In 2018, many in Parliament who had initially wanted to restrict the Conservative party’s powers, hesitated to remove them from their seats; they favoured a negotiated end to hostilities.

Yet the powerful leaders of the British Army and British national security, were convinced that ‘the guilty five’ were a threat to a reorganised commonwealth.

Even if ‘the guilty fives” dealt with their opponents on good faith, which we all doubted, they would be a constant rallying point for opposition to their policies.

Conceivably, the ‘Brexit’ war wold never be over.

Crisis of Authority: The Brexit Trials: Reporting the News

When Boris Johnson and ‘the guilty five’ seemed to be planning to escape from their relatively light confinements in the Houses of Parliament, the army council ordered the Houses of Parliament be occupied.

Yet what were they to do with their captives ?

Simply to assassinate him would deprive his opponents of any semblance or legitimacy.

A formal trial, therefore, seemed necessary; but it was not easy to achieve. First Parliament had to be purged of more than half of its members, who disapproved of putting the Conservative party on trial.

Unfortunatley, one MP did die of a heart attack. Sorry about that, I did not know that was going to happen.

It did prove however, that he was either 1). guilty of treason/a liar/hard Brexiteer, or 2). a kiddy fiddler, so altogether, the mission was a great success.

Other than a member of UKIP being head butted in the face, there was no collateral damage.

When I say, ‘collateral damage’, I must include, the unfortunate shooting of Jo cox (which was before my time, my involvement in politics but was clearly an inside job as even I had premonitions of it, and Jeremy Corbyn’s Mona Lisa smile at her memorial was very unconvincing), that woman could have been, a much better, leader of the Labour Party.

Once reconstructed, (with a landslide Labour victory in 2017), so as to exclude opposition, Parliament then had to be reminded (by me with evidence to prove this) that treason is a crime against the state, not just a crime against the leader of the country/ the Prime Minister, of which the Prime Minster could not logically have been guilty.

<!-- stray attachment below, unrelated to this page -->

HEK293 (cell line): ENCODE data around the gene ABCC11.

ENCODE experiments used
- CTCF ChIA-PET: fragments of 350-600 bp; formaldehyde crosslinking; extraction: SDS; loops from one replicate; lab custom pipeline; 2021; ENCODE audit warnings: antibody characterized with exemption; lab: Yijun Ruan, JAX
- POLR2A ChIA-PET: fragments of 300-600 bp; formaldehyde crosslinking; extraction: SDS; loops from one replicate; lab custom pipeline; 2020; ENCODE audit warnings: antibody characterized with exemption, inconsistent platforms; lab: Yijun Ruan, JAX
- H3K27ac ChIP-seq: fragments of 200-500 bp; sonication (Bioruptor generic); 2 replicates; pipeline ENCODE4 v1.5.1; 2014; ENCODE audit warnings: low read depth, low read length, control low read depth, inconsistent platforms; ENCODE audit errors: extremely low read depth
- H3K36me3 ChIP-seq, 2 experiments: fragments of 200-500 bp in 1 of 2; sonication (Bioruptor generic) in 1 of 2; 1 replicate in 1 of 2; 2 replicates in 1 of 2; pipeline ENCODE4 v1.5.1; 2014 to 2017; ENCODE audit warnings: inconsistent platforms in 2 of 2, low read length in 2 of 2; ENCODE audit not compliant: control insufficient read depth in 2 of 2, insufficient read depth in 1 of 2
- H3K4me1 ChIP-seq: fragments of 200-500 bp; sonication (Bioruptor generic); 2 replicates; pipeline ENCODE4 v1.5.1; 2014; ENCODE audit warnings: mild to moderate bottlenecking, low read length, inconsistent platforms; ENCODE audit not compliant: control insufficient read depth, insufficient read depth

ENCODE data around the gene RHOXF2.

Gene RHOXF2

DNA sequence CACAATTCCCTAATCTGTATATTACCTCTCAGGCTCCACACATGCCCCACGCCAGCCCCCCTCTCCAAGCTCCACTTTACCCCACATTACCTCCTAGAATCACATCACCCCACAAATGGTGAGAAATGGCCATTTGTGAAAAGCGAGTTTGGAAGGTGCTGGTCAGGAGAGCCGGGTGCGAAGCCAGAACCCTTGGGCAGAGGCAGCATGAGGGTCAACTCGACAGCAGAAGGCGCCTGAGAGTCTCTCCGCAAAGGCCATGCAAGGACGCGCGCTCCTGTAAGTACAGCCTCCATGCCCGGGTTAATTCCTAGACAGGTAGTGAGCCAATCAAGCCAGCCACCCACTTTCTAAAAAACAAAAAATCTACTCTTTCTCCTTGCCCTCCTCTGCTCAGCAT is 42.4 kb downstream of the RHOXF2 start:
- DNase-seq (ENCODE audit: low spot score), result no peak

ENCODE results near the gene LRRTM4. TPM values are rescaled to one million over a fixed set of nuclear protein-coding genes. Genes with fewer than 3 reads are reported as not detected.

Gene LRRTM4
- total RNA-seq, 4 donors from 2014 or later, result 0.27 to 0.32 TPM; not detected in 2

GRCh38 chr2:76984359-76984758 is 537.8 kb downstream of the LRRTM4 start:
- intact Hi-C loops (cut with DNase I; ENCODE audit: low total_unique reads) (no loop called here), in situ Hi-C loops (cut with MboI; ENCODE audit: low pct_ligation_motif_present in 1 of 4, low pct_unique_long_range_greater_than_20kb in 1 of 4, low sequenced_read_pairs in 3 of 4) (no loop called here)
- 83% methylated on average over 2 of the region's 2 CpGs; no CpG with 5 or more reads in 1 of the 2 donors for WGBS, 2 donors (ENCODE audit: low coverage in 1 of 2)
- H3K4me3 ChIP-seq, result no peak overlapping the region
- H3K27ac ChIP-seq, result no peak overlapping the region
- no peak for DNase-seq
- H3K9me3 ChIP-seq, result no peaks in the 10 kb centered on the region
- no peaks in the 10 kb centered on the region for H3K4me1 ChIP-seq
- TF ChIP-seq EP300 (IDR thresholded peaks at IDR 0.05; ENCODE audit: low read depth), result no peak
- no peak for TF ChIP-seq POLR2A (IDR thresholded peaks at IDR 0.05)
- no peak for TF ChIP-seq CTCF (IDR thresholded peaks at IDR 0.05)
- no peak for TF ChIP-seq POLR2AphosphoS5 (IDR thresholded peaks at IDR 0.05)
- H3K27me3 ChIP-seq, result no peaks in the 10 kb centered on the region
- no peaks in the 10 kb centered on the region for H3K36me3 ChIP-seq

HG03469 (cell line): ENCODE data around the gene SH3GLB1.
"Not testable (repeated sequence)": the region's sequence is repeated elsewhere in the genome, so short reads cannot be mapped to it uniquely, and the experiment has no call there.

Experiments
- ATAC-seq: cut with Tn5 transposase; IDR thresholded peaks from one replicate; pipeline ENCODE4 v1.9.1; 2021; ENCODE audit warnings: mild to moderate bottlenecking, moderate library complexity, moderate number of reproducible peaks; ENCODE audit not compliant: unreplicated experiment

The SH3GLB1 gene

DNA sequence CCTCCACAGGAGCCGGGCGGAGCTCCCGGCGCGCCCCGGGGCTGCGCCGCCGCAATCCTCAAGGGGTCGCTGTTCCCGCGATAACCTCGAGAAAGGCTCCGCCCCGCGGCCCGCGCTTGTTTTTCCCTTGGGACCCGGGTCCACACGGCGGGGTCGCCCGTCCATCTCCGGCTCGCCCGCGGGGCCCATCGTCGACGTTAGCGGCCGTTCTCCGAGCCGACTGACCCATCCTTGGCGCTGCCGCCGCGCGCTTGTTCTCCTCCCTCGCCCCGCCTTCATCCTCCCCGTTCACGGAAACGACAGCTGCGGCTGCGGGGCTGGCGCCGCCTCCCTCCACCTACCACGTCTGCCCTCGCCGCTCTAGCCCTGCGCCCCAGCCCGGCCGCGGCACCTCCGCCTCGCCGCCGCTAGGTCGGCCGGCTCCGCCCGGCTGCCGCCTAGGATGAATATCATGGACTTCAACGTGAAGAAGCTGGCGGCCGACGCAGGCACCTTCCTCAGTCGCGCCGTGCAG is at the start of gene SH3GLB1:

The judges and executioners pointedly assumed the regalia and symbolism of state power, and conducted both the trial and execution with great punctionlesness, in order to bolster the impression of due process in the eye of onlookers and news and newspaper readers.

Boris Johnson, Theresa May and ‘the guilty five’s’ calmly defiant behaviour, meanwhile, was not meant to secure their acquittal, which everyone knew would have been unforthcoming anyhow.

Rather, Boris and Theresa May, hoped to garner sympathy for their plight, to demonstrate publicly their unwavering adherence to their own principles, and to provoke prosecutors and judges into behaving like rabid zealots.

Likewise, their conduct on the scaffold impressed even those who deplored their political position.

While judges and journalists strove to describe them as overwhelming tyrants, Boris Johnson and Theresa May struggled to appear the heir to a Christian tradition of suffering innocence, a “martyr of the people.”

For example, saying she is all about peace in Ireland, when SHE is the one who broke the Good Friday peace Agreement,

For example, saying she cares about the EU, when SHE is the one who broke expatriates rights under the EHCR, by not allowing expats who had been resident outside the country for more than 15 years to vote.

For example, saying they care about our country, when THEY are the ones who started this mess, through a ‘VOTE LEAVE’ campaign which is treason.

Purely so they could be Prime Ministers.

Purely so they could be rich and ‘powerful’ (they thought).

Furthermore, 37% of an electorate majority, cannot mandate major constitutional change.

What do you think we should do with them children ?

“OFF with their heads (?)”

“Or hung, drawn and quartered (?)”